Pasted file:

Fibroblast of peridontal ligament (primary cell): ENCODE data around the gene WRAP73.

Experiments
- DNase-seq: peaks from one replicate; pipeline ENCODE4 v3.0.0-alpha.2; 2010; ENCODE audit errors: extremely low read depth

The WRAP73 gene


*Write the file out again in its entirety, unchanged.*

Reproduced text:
Fibroblast of peridontal ligament (primary cell): ENCODE data around the gene WRAP73.

Experiments
- DNase-seq: peaks from one replicate; pipeline ENCODE4 v3.0.0-alpha.2; 2010; ENCODE audit errors: extremely low read depth

The WRAP73 gene